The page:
More gobbledygook instead of plan for DPP's China policy
The China Post news staffPoliticians love gobbledygook, the purpose being to keep people in the dark. The Democratic Progressive Party (DPP) has held a series of meetings it calls the Huashan Forum to come up with a new China policy, but the net result is nothing but a “China Policy Memoir,” gibberish whose purpose nobody understands, although Beijing understands it doesn't want to “freeze” the Taiwan independence clause of its charter.
January 16, 2014, 12:10 am TWN
The opposition party that is clawing back to power in 2016 has one big obstacle. Because of its insistence on the independence of Taiwan, the People's Republic of China doesn't want to have any official contact with the party or its future government. That's why its legislative caucus whip Ker Chien-ming proposed freezing the clause at the last of the Huashan Forum meetings: to kick off, probably unwittingly, a palace coup against its overbearing chairman Su Tseng-chang. Su is in dire need of reelection from the party leadership race in May so that he may possibly be a shoo-in for the presidential nomination in a little more than two years. He wanted to ram through his “Consensus of Constitutionalism,” which is nothing but gobbledygook.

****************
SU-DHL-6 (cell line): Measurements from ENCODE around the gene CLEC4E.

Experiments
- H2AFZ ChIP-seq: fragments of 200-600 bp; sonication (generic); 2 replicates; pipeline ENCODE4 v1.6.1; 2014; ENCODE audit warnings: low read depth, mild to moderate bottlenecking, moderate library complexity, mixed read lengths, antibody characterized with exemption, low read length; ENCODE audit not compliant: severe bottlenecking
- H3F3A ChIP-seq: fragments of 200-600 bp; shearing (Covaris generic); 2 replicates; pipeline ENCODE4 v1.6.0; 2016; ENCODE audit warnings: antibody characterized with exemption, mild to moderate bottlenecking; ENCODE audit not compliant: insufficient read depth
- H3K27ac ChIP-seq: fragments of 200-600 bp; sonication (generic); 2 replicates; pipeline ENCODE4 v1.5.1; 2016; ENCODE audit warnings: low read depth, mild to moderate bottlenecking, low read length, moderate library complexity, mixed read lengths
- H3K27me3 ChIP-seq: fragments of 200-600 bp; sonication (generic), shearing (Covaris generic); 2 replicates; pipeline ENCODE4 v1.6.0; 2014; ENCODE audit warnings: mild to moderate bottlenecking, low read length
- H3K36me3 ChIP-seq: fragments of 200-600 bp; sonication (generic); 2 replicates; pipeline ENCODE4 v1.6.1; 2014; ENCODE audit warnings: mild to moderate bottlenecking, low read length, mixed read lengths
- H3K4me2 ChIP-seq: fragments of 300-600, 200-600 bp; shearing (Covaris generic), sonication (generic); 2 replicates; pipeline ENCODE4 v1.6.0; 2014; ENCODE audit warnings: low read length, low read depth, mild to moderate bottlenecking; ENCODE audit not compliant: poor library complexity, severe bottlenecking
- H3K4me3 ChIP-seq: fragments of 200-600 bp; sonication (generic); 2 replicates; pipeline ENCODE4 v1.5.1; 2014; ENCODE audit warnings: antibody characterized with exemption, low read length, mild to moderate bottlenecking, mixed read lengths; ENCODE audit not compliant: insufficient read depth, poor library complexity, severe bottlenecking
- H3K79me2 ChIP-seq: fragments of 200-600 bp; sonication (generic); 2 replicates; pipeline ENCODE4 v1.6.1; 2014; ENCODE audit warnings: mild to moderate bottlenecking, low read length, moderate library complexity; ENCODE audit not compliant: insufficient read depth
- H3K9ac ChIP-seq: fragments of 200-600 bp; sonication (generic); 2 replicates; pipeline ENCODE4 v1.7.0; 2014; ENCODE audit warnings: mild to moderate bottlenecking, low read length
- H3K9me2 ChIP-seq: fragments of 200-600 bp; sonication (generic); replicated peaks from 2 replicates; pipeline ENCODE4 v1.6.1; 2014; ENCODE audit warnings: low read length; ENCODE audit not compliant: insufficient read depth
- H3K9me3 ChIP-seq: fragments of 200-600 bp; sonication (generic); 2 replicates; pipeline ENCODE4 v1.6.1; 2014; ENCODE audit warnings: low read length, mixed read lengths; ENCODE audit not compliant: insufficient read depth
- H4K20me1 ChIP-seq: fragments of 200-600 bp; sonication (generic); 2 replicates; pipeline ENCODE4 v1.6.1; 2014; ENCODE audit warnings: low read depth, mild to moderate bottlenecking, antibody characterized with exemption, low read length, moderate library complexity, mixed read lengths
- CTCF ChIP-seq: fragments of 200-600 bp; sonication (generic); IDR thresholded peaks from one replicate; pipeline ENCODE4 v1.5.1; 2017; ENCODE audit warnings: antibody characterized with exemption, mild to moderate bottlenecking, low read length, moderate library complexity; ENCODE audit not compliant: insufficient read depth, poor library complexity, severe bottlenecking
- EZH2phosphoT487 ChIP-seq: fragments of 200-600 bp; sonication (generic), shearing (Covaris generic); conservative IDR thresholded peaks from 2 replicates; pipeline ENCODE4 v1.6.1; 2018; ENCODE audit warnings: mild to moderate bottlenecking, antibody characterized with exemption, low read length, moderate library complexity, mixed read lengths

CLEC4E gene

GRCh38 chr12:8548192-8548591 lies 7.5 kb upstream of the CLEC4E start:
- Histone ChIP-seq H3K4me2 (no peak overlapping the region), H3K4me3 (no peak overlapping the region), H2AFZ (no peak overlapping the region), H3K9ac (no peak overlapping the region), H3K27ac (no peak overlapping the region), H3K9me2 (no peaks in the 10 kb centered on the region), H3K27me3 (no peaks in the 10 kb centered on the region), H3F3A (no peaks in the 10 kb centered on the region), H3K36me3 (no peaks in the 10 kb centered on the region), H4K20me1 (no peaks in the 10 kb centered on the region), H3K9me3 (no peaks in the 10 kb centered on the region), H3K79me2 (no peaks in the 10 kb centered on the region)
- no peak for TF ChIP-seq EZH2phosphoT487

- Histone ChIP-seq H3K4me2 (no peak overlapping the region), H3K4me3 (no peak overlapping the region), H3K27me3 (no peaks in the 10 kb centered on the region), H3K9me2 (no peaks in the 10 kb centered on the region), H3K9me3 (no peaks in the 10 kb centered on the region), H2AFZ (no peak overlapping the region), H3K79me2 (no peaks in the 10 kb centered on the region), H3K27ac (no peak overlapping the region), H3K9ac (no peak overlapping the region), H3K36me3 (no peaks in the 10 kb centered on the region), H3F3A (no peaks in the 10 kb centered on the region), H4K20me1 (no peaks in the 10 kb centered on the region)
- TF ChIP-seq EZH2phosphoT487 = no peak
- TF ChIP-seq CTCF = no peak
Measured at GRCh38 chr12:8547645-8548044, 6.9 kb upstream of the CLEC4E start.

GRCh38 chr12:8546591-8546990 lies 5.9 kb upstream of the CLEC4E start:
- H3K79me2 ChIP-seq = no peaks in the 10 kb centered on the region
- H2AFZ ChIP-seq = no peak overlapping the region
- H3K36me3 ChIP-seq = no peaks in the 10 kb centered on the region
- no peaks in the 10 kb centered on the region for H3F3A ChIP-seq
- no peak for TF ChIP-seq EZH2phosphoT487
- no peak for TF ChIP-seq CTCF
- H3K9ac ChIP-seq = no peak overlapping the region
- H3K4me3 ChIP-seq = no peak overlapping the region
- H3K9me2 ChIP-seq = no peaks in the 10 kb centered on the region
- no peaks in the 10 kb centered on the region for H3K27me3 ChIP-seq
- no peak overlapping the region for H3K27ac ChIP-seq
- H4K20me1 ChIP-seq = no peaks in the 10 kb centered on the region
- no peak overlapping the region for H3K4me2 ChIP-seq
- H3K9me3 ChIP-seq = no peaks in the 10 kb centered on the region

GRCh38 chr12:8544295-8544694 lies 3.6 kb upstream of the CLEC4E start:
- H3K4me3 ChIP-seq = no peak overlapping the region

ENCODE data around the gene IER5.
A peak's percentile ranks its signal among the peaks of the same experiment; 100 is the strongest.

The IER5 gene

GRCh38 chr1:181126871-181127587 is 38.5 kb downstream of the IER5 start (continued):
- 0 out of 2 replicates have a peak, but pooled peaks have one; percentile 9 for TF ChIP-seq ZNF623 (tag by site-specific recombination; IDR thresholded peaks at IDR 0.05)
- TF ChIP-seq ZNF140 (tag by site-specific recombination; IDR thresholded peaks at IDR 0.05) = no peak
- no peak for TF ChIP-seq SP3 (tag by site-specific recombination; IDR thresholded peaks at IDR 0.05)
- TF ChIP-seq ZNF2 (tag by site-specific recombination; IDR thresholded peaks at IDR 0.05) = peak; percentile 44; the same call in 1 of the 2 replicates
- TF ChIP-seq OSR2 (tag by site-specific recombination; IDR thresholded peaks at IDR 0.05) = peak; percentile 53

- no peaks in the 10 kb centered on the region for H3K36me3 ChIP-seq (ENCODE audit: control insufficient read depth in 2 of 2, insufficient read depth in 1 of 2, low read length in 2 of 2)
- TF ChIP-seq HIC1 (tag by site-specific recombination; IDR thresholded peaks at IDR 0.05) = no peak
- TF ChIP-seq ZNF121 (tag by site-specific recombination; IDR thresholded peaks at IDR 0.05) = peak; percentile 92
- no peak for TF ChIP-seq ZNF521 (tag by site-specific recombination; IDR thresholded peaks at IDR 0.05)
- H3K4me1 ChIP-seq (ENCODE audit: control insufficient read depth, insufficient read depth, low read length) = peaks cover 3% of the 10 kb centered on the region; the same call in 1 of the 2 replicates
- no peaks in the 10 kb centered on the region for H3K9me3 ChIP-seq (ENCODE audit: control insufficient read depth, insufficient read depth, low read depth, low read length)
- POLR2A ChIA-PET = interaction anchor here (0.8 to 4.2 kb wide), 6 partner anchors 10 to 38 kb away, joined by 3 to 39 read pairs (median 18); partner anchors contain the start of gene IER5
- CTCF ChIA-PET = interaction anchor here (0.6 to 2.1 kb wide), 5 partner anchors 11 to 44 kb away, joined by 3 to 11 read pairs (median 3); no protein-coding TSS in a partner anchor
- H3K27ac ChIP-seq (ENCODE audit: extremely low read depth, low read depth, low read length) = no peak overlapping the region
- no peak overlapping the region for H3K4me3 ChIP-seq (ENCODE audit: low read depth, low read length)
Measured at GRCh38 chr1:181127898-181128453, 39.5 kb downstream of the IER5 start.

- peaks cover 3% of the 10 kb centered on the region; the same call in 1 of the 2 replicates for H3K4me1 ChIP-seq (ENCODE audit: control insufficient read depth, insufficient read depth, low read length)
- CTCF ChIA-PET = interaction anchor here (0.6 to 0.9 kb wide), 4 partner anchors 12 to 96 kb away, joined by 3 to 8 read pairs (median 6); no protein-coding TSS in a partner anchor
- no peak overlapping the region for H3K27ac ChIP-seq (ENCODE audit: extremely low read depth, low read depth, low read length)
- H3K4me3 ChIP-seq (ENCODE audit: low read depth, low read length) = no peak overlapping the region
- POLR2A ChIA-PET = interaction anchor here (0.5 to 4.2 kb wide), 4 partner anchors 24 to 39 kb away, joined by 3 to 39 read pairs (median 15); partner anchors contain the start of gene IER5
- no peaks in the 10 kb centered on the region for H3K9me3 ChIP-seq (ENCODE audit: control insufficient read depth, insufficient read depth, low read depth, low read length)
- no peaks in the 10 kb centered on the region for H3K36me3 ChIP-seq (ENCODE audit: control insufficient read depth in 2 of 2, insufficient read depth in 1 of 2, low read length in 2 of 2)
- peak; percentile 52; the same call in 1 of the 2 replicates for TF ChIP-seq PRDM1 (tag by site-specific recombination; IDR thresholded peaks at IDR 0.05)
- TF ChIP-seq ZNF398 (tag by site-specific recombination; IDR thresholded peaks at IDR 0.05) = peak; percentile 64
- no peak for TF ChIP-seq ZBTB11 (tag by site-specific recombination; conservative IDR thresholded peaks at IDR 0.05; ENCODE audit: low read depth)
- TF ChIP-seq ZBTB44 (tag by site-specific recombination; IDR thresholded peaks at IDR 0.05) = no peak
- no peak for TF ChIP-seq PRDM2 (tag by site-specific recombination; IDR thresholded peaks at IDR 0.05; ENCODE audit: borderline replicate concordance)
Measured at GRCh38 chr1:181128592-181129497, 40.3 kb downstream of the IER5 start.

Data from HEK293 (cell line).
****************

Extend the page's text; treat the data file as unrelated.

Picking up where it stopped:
So, when Su called a party central standing committee meeting last Thursday to adopt the new China policy, he met opposition from Frank Hsieh and Tsai Ing-wen, former party chairman and chairwoman who ran unsuccessfully for president against Ma Ying-jeou in 2008 and 2012, respectively. Both of them would like to run again in 2016.
Hsieh, whose running mate was none other than Su himself, insisted that his “Parallel Constitutions (憲法各表)” doctrine be adopted, while Tsai persisted with her “Taiwan Consensus” which she promised in the run-up to the 2012 presidential election as a replacement of the Kuomintang's “Consensus of 1992.”